I mix up the henna with the lemon juice until it’s a sort of sticky mashed potatoes/thick yogurt consistency and let it sit, covered in plastic wrap at room temperature for 12 hours. The mix is brightish green to begin with, but as it sits just the very top layer turns brownish, the underneath stays green. Again, check out Henna for Hair for detailed directions and pictures of all this.
When I’m ready to apply, I mix up the indigo powder with water until it is the consistency of mashed potatoes, then I mix the two mixes together – the henna and the indigo (some people do the two treatements consecutively, but I get results I love mixing them together). This gives me a nice bowl of greenish mud.
I put on gloves and put the mud into my hair one section at a time until I have a very thick layer of the henna goop all over my hair. Don’t be stingy, you can’t put it on too thick.
I wrap that up in plastic wrap (or something similar and more environmentally friendly) to keep in the moisture and heat. Chill for 2 – 6 hours depending on how strong you want your results and how receptive your hair is to coloring. Since there are no yucky harsh chemicals, I don’t have to worry about burning my hair or anything like that. Keep in mind that henna (and indigo) will also dye skin if left on for some time, so wear gloves and wipe any stray goo off ears, forehead, neck, etc.
Once time’s up, I just thoroughly rinse in the shower. No washing or conditioning necessary since the lemon juice cleanses and the henna conditions. Bam. Beautiful hair.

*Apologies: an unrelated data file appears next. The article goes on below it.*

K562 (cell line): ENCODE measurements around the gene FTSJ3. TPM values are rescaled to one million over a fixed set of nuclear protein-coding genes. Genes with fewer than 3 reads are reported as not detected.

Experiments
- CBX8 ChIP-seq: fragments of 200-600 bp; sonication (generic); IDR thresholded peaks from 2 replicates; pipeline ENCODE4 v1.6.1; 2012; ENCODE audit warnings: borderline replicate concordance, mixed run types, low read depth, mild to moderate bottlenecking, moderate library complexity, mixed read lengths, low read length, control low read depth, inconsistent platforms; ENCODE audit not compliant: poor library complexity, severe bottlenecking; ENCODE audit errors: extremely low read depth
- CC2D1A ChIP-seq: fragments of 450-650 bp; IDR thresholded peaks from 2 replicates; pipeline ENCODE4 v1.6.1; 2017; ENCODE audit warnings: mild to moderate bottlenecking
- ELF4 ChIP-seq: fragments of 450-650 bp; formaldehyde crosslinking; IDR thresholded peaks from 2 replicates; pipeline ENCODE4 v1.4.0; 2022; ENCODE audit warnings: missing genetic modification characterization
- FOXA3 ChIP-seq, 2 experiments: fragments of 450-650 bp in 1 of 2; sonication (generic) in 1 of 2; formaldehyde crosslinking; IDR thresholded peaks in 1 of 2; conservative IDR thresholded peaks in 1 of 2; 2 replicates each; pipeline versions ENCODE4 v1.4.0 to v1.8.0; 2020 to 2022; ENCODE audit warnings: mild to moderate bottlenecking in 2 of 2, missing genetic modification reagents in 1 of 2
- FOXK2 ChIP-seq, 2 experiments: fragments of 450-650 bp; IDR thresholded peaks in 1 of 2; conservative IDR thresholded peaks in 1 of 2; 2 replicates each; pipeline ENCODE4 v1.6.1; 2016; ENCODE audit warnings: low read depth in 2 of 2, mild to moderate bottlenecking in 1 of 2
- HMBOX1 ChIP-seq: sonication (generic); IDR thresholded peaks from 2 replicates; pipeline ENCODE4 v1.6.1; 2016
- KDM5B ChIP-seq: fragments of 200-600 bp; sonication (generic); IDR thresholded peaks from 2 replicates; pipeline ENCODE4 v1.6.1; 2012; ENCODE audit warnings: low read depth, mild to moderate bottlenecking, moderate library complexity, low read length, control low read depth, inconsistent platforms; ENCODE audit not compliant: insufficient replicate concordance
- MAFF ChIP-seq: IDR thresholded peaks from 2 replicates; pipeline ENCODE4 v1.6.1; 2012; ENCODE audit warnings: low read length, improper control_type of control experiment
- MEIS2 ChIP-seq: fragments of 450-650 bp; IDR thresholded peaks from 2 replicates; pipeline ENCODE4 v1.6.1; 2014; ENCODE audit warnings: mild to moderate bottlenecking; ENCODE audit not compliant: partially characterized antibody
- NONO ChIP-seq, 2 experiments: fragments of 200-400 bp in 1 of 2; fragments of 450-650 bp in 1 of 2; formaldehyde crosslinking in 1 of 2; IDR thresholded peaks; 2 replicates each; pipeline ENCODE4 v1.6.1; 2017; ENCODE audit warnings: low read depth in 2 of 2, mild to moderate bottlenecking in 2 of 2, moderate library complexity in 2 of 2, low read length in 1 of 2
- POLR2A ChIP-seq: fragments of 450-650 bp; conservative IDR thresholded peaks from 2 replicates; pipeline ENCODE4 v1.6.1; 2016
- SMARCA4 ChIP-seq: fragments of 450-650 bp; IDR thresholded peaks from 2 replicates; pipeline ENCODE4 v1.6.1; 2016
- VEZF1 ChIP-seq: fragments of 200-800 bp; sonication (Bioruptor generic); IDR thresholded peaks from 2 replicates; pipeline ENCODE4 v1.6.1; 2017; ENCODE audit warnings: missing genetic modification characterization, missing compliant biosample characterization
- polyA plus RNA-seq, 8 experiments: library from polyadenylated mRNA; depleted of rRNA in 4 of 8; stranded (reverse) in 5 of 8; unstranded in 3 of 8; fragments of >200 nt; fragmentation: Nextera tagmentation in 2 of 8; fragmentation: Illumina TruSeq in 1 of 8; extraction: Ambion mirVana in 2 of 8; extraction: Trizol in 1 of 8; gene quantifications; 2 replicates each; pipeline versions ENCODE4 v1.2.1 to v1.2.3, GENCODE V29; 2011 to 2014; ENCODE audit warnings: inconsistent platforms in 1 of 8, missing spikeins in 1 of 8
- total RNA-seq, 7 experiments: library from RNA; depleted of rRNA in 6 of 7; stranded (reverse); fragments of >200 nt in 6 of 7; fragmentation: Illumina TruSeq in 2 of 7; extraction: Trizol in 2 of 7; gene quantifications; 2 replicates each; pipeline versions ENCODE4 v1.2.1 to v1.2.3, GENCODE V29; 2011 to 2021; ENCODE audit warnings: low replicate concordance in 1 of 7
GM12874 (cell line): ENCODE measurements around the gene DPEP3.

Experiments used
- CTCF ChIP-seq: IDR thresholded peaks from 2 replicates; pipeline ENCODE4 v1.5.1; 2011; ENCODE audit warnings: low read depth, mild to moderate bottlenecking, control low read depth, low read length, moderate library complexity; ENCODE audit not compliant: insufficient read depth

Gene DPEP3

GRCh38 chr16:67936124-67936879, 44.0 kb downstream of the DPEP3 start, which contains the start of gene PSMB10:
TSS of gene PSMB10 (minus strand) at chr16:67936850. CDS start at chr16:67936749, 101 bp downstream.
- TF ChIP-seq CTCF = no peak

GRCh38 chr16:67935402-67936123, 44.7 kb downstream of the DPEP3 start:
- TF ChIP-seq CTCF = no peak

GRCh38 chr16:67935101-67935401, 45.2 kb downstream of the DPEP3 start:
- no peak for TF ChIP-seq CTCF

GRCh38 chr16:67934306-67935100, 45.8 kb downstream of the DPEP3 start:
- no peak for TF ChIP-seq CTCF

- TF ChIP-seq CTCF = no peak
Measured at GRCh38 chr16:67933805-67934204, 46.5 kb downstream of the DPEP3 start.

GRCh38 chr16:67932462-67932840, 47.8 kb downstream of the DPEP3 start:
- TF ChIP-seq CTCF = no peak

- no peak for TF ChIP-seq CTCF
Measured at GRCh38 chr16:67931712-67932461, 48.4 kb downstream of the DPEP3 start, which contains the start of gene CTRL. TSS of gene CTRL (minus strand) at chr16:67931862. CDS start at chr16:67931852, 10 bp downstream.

One thing to keep in mind is that the Henna color will actually continue to develop for three days, so you won’t see your final color until day 3 after application. I find the interim period very amusing. The first time I did it, I had amazingly bright clown orange hair the day after I treated it. I wish I had a picture of it. The final color, though is always pretty close to what I want – natural looking but bright and shiny. Using the indigo, my hair is usually almost black until the henna fully develops. This is why I usually apply my henna on Friday evenings. One cannot wear a Marine uniform with clown orange hair.
Just like my new shampoo free lifestyle, I am completely in love with henna (and indigo).
Through the writing of this entire article, the feminist in me has been prodding and goading me, whispering in my ear that I am bowing to norms set by an unhealthy and unforgiving media by coloring my hair at all; that is absolutely true. It is also true that I am far from perfect, and while I try to buck a lot of the more ridiculous or harmful norms set by our society, at the end of the day, I like the way my hair looks with the henna. I’m sure one day I will stop all together – probably once I start the progression to becoming a white-haired crone. Until then, I’ll just try to keep my vanity from exposing me to too many carcinogens and endocrine disruptors.
Have you ever tried henna (real henna, not the boxed stuff) or any similar herbal dyes/stains?
Have any questions for me? I’m far from an expert, but I’ve been doing this for almost a year now.
If you do (or have) tried it, please share some pictures on my Facebook Page!
This post was originally writen for Lucine Biotechnology.